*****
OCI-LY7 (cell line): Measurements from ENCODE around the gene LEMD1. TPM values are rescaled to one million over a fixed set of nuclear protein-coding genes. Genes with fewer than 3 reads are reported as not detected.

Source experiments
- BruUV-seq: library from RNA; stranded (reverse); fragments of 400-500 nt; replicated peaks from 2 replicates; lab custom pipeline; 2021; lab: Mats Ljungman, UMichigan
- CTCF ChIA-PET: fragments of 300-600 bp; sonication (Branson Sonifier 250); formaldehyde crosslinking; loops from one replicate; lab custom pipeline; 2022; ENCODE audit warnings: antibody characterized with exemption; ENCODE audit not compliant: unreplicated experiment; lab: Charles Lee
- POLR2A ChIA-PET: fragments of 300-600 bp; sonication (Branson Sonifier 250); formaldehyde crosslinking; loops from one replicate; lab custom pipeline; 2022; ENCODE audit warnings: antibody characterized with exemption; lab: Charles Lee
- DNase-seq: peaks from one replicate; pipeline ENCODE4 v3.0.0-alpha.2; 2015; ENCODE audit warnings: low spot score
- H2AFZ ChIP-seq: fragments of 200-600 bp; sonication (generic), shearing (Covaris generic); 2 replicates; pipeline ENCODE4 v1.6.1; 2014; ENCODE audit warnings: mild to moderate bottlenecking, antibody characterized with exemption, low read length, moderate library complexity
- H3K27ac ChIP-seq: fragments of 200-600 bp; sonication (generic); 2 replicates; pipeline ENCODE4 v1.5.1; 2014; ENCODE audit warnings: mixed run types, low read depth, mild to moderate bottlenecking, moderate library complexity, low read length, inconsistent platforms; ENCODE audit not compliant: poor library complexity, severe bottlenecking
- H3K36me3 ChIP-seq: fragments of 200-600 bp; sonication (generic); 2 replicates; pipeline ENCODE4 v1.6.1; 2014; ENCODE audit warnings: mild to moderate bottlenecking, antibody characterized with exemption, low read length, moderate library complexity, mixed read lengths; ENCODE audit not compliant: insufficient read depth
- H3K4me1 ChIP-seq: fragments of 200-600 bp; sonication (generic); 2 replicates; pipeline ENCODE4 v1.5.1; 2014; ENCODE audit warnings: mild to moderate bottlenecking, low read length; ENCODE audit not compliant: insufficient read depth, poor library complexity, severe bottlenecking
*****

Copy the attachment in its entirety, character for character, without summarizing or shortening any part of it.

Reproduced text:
OCI-LY7 (cell line): Measurements from ENCODE around the gene LEMD1. TPM values are rescaled to one million over a fixed set of nuclear protein-coding genes. Genes with fewer than 3 reads are reported as not detected.

Source experiments
- BruUV-seq: library from RNA; stranded (reverse); fragments of 400-500 nt; replicated peaks from 2 replicates; lab custom pipeline; 2021; lab: Mats Ljungman, UMichigan
- CTCF ChIA-PET: fragments of 300-600 bp; sonication (Branson Sonifier 250); formaldehyde crosslinking; loops from one replicate; lab custom pipeline; 2022; ENCODE audit warnings: antibody characterized with exemption; ENCODE audit not compliant: unreplicated experiment; lab: Charles Lee
- POLR2A ChIA-PET: fragments of 300-600 bp; sonication (Branson Sonifier 250); formaldehyde crosslinking; loops from one replicate; lab custom pipeline; 2022; ENCODE audit warnings: antibody characterized with exemption; lab: Charles Lee
- DNase-seq: peaks from one replicate; pipeline ENCODE4 v3.0.0-alpha.2; 2015; ENCODE audit warnings: low spot score
- H2AFZ ChIP-seq: fragments of 200-600 bp; sonication (generic), shearing (Covaris generic); 2 replicates; pipeline ENCODE4 v1.6.1; 2014; ENCODE audit warnings: mild to moderate bottlenecking, antibody characterized with exemption, low read length, moderate library complexity
- H3K27ac ChIP-seq: fragments of 200-600 bp; sonication (generic); 2 replicates; pipeline ENCODE4 v1.5.1; 2014; ENCODE audit warnings: mixed run types, low read depth, mild to moderate bottlenecking, moderate library complexity, low read length, inconsistent platforms; ENCODE audit not compliant: poor library complexity, severe bottlenecking
- H3K36me3 ChIP-seq: fragments of 200-600 bp; sonication (generic); 2 replicates; pipeline ENCODE4 v1.6.1; 2014; ENCODE audit warnings: mild to moderate bottlenecking, antibody characterized with exemption, low read length, moderate library complexity, mixed read lengths; ENCODE audit not compliant: insufficient read depth
- H3K4me1 ChIP-seq: fragments of 200-600 bp; sonication (generic); 2 replicates; pipeline ENCODE4 v1.5.1; 2014; ENCODE audit warnings: mild to moderate bottlenecking, low read length; ENCODE audit not compliant: insufficient read depth, poor library complexity, severe bottlenecking